I'm sure thousands of school children celebrated the decision, by Arnie Schwarzenegger, to not purchase any more textbooks. Unfortunately there is too little money available and, as Governor of California, Mr Schwarzenegger has frozen any further spending. Arnie Schwarzenegger is the real terminator.
Certainly it seems an awful shame but it could have a real benefit.
The reality is that the internet contains much more information that can be easily accessed. The subjects can be presented in a more dynamic way. Videos and self testing can be integrated. Students can be taught as individuals with feedback on their performance. Access to the internet is increasingly widespread though everything from PC's to mobile phones.
It's very exciting to see all these developments and I'm quite envious of the opportunities our children have.
The only concerns are:
Information overload – how do you sort out the bits you want?
Information reliability – how do you know it's truthful?
At least with a textbook there was considerable control over what our children learned.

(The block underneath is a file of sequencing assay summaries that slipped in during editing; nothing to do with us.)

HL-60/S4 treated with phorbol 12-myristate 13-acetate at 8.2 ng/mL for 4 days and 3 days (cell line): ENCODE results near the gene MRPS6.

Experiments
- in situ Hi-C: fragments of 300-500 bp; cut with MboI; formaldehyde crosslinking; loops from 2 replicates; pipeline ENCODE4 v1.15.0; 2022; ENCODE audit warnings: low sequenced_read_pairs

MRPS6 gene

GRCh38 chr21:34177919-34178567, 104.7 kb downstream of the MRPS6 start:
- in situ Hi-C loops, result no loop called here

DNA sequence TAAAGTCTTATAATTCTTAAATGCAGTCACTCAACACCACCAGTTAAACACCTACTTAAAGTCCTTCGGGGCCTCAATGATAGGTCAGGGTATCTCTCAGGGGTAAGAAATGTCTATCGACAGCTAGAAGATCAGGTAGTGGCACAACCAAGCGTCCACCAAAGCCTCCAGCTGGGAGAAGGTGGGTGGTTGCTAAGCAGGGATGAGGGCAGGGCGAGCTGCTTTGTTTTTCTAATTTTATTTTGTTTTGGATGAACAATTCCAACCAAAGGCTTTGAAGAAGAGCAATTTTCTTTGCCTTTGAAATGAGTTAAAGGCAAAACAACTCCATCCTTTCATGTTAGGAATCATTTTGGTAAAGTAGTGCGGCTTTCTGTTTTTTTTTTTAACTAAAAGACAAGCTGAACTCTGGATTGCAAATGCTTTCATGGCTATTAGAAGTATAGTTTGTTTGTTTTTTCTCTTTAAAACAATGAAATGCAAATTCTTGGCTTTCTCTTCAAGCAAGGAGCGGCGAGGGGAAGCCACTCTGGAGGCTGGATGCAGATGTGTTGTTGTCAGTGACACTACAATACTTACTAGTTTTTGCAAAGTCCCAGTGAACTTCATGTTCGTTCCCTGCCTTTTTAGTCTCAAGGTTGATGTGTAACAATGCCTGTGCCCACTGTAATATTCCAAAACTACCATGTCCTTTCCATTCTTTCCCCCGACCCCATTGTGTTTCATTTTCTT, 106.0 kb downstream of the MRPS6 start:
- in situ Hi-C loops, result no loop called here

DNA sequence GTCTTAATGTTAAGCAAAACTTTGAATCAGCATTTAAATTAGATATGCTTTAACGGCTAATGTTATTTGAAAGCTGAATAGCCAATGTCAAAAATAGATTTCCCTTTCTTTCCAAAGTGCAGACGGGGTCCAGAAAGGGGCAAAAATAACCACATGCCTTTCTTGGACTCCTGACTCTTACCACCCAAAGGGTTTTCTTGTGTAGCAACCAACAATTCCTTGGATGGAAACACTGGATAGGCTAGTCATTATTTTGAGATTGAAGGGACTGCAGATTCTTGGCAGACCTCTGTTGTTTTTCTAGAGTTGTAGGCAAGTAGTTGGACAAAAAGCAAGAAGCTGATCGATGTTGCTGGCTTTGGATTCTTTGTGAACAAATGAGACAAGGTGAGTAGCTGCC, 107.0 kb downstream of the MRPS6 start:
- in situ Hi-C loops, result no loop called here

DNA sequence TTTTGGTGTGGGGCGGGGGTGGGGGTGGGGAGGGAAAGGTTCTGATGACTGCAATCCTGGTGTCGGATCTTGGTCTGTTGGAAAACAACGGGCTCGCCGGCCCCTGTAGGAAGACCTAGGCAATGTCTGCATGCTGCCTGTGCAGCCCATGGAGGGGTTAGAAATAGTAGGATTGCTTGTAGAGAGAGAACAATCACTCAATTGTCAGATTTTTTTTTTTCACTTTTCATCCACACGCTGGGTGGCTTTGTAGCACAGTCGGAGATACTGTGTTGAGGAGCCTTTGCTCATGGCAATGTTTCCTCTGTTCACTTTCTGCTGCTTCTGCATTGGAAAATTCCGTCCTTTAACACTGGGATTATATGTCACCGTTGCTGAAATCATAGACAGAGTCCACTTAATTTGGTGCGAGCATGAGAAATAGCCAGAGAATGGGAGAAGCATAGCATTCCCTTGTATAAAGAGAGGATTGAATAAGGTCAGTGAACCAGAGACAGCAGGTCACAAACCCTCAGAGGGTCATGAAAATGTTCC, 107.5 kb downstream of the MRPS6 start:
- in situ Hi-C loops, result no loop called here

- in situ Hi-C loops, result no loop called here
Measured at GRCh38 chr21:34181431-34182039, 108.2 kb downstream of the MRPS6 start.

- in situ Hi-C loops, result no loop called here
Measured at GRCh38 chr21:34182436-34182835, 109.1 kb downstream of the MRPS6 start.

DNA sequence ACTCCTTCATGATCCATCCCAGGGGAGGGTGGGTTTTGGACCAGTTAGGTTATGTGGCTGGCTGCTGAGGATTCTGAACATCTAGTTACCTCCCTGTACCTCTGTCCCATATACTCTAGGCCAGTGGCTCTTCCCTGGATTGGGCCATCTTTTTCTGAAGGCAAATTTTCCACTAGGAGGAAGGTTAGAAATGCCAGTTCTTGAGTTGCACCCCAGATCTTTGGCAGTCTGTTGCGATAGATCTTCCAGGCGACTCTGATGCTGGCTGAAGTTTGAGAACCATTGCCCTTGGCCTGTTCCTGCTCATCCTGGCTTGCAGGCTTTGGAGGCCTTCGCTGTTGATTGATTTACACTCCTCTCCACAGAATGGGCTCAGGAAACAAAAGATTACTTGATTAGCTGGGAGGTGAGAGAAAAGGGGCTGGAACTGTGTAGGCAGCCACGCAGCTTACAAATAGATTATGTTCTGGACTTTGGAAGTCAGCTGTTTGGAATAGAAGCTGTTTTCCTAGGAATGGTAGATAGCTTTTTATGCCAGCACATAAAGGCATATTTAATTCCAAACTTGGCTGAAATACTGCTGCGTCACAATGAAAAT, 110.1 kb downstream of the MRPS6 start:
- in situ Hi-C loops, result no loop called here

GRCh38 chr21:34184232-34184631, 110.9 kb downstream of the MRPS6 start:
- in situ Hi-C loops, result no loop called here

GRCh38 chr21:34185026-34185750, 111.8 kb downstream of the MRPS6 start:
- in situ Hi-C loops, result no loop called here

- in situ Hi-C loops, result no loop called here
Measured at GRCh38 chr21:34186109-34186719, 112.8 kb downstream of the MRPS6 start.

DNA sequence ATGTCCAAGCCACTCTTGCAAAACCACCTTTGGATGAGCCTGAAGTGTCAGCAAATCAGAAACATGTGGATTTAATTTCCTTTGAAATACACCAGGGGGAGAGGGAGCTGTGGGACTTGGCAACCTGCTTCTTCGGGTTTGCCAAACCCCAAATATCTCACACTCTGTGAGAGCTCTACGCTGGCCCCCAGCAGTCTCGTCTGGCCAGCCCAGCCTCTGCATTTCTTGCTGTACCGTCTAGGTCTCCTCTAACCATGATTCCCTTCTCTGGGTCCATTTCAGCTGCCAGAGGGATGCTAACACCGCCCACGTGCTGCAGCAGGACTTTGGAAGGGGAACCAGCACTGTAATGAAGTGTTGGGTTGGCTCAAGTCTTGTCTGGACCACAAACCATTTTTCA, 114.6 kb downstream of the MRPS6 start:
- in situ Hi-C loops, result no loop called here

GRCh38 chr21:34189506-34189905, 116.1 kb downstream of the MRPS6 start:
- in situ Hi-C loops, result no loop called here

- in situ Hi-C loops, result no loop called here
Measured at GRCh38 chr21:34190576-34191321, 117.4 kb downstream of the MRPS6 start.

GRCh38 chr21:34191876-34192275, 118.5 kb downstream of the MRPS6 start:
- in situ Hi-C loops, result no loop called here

I'm sure though that the benefits far outweigh the downside. Providing we are aware of the issues there is good reason to encourage our children to question subjects even more – not to accept answers at “face value.” Maybe not even to accept the first answer they have been given. What a brilliant opportunity to develop depth and a quality of knowledge that just hasn't been possible before. Where it once seemed the subject was encapsulated in 300 pages now the whole world can have their say.
The internet is essentially a communication tool and, used well, can be a brilliant resource. So the next time your child ‘logs on' to do their homework you might also like to direct them to think through and around the subject. Perhaps view sites that contain information that might be interesting but not relevant to the subject they have been asked to study.
Let's say they've been asked to write about an Ancient Egyptian pharaoh. Once the essay is complete would it make the subject come alive if they built a model pyramid or cooked an Egyptian meal? The great thing about the internet is the information is readily to hand. It only takes a few minutes to find, might spark interest, discussion and motivation.
I like textbooks. I like the feel of them and the satisfaction of completing a subject. It's what I was brought up with.
Our children though don't have the same fondness and feel more at home with the virtual world. That's fine too.
What do you think?.
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